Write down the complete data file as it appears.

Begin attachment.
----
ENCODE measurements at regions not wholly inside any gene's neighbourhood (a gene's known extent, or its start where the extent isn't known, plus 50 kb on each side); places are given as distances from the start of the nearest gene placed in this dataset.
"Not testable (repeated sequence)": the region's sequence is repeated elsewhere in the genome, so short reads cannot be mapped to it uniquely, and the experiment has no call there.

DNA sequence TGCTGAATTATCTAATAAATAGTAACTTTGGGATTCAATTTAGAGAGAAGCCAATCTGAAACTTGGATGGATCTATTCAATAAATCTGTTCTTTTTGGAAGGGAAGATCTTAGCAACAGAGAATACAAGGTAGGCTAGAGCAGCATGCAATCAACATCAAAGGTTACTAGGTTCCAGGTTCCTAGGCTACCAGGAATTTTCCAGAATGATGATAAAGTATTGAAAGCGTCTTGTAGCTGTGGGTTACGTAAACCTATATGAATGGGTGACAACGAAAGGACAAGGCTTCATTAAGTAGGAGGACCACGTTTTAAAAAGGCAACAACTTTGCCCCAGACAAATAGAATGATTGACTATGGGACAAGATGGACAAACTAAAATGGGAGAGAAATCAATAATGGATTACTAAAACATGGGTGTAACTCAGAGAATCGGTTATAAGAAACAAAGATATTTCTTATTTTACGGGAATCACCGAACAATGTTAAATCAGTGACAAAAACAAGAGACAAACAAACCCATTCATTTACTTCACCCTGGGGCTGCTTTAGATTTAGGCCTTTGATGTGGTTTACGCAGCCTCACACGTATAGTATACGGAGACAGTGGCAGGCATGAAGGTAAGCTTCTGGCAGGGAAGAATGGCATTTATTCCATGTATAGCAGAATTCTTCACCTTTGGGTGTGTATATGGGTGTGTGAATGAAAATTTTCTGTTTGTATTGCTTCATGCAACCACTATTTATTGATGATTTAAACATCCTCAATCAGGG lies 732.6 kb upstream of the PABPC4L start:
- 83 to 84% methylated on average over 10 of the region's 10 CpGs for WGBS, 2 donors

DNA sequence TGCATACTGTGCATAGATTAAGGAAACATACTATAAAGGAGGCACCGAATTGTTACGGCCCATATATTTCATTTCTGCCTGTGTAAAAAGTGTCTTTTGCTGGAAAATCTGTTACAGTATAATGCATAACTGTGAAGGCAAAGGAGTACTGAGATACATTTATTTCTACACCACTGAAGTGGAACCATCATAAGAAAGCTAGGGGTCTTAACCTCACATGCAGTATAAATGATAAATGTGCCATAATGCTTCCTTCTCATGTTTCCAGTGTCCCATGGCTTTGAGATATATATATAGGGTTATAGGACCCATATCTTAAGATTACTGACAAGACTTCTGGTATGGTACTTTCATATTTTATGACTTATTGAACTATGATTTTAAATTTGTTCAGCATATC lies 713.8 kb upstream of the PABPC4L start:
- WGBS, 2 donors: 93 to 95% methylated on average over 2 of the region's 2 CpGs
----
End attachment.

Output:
ENCODE measurements at regions not wholly inside any gene's neighbourhood (a gene's known extent, or its start where the extent isn't known, plus 50 kb on each side); places are given as distances from the start of the nearest gene placed in this dataset.
"Not testable (repeated sequence)": the region's sequence is repeated elsewhere in the genome, so short reads cannot be mapped to it uniquely, and the experiment has no call there.

DNA sequence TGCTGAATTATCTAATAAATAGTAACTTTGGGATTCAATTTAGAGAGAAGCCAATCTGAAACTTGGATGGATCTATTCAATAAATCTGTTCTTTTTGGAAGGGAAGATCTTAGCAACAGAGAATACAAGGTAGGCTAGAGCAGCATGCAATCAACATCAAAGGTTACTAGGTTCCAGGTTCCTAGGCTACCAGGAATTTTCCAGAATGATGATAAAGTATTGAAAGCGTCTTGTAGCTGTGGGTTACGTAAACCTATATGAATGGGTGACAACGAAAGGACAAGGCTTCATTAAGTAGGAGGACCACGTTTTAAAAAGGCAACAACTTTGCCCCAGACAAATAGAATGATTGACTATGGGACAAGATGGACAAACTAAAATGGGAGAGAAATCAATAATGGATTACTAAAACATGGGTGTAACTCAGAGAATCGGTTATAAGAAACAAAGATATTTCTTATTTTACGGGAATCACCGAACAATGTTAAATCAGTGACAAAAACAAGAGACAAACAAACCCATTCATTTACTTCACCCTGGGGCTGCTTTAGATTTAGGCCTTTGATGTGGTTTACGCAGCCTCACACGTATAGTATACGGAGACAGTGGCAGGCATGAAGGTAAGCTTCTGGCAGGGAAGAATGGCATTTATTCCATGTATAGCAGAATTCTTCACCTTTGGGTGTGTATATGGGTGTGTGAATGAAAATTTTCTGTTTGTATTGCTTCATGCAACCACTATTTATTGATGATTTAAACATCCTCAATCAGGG lies 732.6 kb upstream of the PABPC4L start:
- 83 to 84% methylated on average over 10 of the region's 10 CpGs for WGBS, 2 donors

DNA sequence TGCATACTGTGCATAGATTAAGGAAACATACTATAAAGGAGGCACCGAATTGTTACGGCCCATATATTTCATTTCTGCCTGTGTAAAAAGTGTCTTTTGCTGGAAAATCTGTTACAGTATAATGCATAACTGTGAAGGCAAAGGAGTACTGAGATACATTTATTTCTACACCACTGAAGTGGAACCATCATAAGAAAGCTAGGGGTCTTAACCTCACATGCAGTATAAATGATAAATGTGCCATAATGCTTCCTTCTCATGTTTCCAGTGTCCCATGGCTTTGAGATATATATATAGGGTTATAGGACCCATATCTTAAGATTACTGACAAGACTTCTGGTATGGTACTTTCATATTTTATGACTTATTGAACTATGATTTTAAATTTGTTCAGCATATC lies 713.8 kb upstream of the PABPC4L start:
- WGBS, 2 donors: 93 to 95% methylated on average over 2 of the region's 2 CpGs